Everything about Cracked, eh?

Link: Women Behind Canadian TV: Ellen Vanstone

From Bridget Liszewski of The TV Junkies:

Women Behind Canadian TV: Ellen Vanstone
Rookie Blue was a hit because it had such a terrific showrunner in Tassie Cameron. She brought her own sensibility to shape that show into the charming success that it was, and it just so happens she’s a woman. It’s the way men take for granted how they bring their sensibilities to a show–for better or worse–so when a woman, or a bunch of women, do that, the same thing happens, for better or for worse.” Continue reading.


12 Awesome Canadian TV Show Theme Songs

I couldn’t get enough of Flashpoint when it was on the air. The characters, the writing and the production values were incredible; every week I knew the writers would throw a storyline my way that would draw me in. And it all started with that iconic opening theme music.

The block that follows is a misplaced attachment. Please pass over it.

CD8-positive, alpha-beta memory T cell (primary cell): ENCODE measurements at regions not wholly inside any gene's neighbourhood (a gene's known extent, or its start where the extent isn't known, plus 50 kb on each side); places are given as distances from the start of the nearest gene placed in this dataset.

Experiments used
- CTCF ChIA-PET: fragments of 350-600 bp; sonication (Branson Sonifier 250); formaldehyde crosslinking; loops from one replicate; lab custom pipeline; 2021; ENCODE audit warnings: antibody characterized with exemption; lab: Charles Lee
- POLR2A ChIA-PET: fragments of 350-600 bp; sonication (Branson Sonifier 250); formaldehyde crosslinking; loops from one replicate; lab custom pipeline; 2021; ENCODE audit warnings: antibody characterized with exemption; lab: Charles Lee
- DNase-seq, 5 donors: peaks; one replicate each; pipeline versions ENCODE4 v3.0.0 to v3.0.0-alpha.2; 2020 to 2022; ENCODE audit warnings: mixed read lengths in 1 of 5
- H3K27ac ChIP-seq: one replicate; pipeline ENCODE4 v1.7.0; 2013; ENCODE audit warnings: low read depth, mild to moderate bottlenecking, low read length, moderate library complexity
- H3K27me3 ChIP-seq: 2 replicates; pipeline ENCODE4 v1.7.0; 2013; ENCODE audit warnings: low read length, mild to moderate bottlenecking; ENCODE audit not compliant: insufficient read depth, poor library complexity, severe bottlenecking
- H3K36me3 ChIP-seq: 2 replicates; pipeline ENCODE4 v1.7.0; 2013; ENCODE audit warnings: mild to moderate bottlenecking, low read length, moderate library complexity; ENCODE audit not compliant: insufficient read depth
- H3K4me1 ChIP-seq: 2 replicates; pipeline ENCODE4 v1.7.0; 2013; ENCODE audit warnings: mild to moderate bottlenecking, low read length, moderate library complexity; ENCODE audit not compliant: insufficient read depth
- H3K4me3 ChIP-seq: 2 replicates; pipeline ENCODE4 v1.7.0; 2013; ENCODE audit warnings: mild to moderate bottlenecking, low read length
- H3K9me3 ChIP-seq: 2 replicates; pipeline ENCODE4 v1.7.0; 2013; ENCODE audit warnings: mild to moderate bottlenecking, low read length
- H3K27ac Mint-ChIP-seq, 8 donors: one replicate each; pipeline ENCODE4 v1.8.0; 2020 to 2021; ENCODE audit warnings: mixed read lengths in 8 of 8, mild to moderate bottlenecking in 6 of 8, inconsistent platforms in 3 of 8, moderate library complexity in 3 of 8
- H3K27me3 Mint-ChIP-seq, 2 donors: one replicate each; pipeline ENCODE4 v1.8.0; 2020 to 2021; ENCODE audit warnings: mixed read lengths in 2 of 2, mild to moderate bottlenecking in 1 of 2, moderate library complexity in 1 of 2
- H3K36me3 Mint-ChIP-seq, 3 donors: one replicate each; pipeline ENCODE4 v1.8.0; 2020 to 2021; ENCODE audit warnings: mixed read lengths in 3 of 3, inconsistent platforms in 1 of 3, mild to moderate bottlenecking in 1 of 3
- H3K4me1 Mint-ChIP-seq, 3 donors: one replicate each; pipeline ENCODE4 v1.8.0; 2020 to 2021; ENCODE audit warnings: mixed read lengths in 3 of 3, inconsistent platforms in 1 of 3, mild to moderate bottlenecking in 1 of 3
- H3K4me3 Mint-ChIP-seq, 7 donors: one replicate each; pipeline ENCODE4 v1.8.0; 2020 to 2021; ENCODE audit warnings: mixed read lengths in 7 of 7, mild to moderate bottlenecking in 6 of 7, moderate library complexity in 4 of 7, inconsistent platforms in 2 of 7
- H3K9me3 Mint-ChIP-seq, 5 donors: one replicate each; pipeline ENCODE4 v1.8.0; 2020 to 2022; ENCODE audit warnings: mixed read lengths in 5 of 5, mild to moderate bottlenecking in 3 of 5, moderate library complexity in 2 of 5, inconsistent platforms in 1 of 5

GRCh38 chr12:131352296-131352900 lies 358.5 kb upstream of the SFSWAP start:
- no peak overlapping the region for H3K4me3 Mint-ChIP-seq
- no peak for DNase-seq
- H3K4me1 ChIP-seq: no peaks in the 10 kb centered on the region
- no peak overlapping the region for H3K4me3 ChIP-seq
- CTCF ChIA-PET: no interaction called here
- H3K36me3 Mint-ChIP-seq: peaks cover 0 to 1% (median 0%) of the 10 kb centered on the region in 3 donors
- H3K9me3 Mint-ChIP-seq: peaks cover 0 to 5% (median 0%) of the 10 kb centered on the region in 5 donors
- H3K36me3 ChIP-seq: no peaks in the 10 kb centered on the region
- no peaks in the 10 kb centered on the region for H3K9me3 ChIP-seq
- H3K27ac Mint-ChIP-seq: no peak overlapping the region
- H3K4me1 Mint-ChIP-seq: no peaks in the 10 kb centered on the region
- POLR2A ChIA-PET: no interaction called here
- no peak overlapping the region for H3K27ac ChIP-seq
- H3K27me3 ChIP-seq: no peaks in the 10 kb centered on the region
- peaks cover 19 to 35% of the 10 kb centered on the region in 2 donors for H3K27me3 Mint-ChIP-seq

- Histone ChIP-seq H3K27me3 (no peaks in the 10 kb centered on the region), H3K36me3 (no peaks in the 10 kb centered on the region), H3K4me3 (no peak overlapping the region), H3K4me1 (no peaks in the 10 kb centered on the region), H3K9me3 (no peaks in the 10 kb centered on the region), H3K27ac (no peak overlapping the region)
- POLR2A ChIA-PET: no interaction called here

Whether it be instrumental or with words, a TV show’s theme is very often the audience’s first look at a program, and sets the tone for the rest of the broadcast. And, in the case of old shows, the opening strains trigger memories of what you were doing at the time in your life when the show was on.

Here’s a look at some of my favourite Canadian TV show themes; let me know if you agree, disagree or list your fave in the Comments below.


Why I like it: The mix of brief shots of Toronto’s skyline and that melody hooked me right away, followed by the one-two images of the main cast. But the biggest impact Flashpoint‘s opening theme still has on me is the percussion that ramps up in intensity until the final note, punctuated by the clicking off of the rifle’s safety. That signified to me that the drama was about to begin, and no one was safe from harm.


Why I like it: Traders spotlit the world of investment banking, and the theme reflected that with strings and a vocal section delivering what sounds like a hymn to money. Steady and stately, the rising crescendo plays underneath shots of the lead characters looking serious while lightning crackles, tanks roll and protesters rage.

Murdoch Mysteries